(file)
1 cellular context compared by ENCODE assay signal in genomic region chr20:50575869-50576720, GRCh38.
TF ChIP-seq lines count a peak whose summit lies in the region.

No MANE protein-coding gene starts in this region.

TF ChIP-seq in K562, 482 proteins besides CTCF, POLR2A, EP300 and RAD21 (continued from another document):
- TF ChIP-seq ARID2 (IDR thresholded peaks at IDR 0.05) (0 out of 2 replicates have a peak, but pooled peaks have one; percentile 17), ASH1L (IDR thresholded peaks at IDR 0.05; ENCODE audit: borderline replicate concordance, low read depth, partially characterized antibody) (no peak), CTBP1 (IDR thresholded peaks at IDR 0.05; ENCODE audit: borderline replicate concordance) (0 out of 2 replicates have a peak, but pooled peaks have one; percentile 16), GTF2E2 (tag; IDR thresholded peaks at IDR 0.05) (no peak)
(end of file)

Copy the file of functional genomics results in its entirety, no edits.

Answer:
1 cellular context compared by ENCODE assay signal in genomic region chr20:50575869-50576720, GRCh38.
TF ChIP-seq lines count a peak whose summit lies in the region.

No MANE protein-coding gene starts in this region.

TF ChIP-seq in K562, 482 proteins besides CTCF, POLR2A, EP300 and RAD21 (continued from another document):
- TF ChIP-seq ARID2 (IDR thresholded peaks at IDR 0.05) (0 out of 2 replicates have a peak, but pooled peaks have one; percentile 17), ASH1L (IDR thresholded peaks at IDR 0.05; ENCODE audit: borderline replicate concordance, low read depth, partially characterized antibody) (no peak), CTBP1 (IDR thresholded peaks at IDR 0.05; ENCODE audit: borderline replicate concordance) (0 out of 2 replicates have a peak, but pooled peaks have one; percentile 16), GTF2E2 (tag; IDR thresholded peaks at IDR 0.05) (no peak)